What to look for
Early recognition of the signs of addiction is vital in order to stop the slide of a person into a deepening disease. It is estimated that 50% of problem drinkers remain undetected and therefore untreated.
Signs of Alcohol and Drug Addiction
- Preoccupation (more time is spent getting hold of alcohol and drugs, using them and recovering from their effects). The person’s life revolves around the drug.
- Craving: The need to drink or take drugs becomes more pressing, more urgent.
- Secrecy: They won’t admit where they were or who they were with,
- Change in their social circle and in their involvement,
- Neglecting their appearance,
- Broke: Always asking for money
- Unease at social events without the drug.
- Effort: Going to considerable effort to obtain drink/drugs.
Some behaviour is mainly associated with alcohol addiction:
- Drinking in the mornings or waiting until lunch to seek a drink.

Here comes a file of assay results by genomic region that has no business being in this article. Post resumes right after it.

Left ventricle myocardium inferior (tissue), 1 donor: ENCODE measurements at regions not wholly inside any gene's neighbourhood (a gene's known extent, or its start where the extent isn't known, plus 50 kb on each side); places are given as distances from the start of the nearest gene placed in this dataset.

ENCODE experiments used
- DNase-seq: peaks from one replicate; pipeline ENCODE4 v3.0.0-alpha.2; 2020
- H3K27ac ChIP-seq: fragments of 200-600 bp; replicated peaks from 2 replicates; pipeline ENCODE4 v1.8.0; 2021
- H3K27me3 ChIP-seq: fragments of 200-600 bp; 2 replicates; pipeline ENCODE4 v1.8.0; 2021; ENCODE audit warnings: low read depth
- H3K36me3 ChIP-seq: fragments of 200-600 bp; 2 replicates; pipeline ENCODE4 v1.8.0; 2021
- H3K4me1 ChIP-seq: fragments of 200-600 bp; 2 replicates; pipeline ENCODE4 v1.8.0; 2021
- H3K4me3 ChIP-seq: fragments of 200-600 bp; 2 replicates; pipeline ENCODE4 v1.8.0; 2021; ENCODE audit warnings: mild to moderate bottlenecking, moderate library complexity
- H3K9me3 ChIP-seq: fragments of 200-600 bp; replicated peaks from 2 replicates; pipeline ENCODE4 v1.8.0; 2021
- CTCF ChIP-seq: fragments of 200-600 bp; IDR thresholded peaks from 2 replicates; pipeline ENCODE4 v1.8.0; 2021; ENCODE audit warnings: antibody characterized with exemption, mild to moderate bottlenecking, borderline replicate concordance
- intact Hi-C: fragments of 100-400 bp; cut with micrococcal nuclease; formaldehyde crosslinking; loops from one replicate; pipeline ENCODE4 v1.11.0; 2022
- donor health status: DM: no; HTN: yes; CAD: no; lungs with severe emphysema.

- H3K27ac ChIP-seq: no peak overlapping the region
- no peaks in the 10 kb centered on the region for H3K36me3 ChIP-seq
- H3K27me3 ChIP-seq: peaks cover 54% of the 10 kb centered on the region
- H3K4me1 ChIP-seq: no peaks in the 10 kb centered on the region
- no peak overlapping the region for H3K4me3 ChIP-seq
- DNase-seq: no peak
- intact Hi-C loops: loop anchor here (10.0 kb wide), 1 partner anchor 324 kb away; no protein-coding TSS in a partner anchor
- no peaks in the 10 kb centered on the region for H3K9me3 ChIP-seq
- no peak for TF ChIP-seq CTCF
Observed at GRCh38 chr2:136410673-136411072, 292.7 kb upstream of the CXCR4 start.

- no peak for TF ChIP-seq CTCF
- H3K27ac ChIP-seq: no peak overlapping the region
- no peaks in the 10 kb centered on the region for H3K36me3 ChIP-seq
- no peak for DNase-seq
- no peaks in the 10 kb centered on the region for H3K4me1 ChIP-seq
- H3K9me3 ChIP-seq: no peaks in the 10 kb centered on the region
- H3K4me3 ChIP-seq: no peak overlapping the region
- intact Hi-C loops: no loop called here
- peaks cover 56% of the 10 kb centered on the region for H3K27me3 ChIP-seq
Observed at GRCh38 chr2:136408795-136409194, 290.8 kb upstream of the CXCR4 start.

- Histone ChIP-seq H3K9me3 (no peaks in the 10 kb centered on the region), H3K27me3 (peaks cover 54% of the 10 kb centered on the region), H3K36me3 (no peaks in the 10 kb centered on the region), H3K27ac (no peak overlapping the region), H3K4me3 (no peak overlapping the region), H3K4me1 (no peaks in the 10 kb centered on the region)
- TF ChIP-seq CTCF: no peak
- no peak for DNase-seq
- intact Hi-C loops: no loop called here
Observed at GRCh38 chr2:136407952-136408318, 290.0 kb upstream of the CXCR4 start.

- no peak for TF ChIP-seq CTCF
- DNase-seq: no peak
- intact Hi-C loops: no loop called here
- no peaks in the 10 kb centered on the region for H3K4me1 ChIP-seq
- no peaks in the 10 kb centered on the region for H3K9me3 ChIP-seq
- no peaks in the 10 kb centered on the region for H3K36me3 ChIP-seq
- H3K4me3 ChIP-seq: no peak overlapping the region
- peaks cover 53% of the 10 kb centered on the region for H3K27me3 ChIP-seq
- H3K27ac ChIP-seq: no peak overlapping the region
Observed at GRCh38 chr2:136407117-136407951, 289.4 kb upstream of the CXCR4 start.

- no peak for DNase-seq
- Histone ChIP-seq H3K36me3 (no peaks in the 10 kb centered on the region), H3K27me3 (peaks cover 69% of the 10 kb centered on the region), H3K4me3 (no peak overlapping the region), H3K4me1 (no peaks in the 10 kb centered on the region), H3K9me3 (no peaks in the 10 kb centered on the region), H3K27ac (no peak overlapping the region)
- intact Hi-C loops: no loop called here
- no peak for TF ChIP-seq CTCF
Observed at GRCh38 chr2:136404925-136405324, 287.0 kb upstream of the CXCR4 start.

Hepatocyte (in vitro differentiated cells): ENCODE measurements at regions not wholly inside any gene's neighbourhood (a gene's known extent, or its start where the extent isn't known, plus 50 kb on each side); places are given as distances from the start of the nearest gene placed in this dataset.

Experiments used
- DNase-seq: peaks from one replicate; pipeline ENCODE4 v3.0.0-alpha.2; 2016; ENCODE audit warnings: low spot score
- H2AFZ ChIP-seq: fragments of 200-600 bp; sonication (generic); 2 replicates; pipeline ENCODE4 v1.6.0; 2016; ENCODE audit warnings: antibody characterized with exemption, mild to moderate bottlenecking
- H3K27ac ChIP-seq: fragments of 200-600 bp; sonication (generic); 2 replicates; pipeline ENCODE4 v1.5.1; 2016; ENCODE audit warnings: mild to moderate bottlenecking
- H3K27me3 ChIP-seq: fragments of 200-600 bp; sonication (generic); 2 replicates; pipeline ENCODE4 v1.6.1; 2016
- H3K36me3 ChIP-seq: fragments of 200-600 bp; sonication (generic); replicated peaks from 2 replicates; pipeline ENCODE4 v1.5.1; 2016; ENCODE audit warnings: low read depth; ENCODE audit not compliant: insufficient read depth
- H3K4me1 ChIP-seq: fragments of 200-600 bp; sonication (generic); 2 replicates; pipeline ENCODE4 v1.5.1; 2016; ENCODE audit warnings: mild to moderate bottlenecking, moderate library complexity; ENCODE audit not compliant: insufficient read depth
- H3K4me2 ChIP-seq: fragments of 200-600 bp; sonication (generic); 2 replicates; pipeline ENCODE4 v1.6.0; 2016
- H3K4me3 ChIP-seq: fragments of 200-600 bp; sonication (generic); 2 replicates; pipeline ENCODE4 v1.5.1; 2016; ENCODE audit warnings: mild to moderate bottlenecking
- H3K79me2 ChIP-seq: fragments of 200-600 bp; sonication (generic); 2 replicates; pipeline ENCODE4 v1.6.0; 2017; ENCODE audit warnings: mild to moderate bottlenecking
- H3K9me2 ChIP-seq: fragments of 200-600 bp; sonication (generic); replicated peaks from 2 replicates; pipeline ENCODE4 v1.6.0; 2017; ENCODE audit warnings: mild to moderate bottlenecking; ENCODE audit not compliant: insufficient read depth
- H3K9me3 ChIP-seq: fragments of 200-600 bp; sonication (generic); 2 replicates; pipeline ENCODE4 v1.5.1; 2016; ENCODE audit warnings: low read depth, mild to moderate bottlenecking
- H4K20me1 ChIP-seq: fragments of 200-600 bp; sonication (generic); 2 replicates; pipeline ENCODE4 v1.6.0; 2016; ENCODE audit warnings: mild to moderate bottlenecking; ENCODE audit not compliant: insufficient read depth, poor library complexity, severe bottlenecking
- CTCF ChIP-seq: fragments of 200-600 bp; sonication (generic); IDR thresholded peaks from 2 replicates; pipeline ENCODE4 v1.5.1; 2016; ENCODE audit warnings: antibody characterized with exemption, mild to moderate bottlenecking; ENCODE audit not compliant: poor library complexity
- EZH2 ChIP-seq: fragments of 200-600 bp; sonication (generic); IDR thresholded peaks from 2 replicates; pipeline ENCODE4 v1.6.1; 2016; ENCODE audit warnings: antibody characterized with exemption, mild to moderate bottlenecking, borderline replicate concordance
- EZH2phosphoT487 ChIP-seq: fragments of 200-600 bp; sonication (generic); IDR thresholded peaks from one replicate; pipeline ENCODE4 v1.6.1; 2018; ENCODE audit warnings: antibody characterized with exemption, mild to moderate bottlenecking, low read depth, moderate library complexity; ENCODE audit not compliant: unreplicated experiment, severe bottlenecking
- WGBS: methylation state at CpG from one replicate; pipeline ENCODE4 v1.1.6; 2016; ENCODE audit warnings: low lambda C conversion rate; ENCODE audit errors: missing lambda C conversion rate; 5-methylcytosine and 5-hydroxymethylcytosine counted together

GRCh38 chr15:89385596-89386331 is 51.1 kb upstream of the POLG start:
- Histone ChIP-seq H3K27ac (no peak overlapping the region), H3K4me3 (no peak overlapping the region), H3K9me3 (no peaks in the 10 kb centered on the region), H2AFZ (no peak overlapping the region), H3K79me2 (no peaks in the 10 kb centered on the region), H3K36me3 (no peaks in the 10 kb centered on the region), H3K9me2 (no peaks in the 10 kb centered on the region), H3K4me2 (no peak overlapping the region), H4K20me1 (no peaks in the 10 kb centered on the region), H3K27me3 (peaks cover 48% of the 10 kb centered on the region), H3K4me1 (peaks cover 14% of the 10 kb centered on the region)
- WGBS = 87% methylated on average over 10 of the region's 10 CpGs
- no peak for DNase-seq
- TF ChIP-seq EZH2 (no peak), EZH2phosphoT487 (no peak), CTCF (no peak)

- Drinking on their own. Alcohol on their breath before a social engagement.
- Memory blackouts occur and there is marked personality change with depression, anxiety isolation and loss of self-esteem.
More Symptoms of Addiction
Hiding the evidence
People addicted to alcohol and drugs become skilled at concealing the signs of their addiction. The addict’s denial of the problem develops in response to deepening guilt and shame surrounding the disease of addiction.
Attempts to cut-back
Some alcoholics/drug users express a persistent desire to quit and make unsuccessful efforts to cut back and control e.g. switching from beer to wine or to low alcohol drinks; or drinking only on certain days.
At times, consumption of the drug or alcohol may stop for a period of time but inevitably they will go back to using again.
Neglecting their appearance and failing to keep social appointments with friends.
Problems at work
- Turning up late for work or being unreliable,
- Arriving at meetings smelling of alcohol,
- Failing to turn up to business appointments,
- Drinking at lunch,
- Erratic performance or Risk-taking
Drinking despite health problems
The person continues to drink, despite the knowledge of having a persistent physical or psychological problem caused or exacerbated by alcohol.
Increased tolerance indicates physiological adaptation by the brain to the presence of the drug. The person must consume more frequently, more rapidly and in increasing amounts to get the desired effect.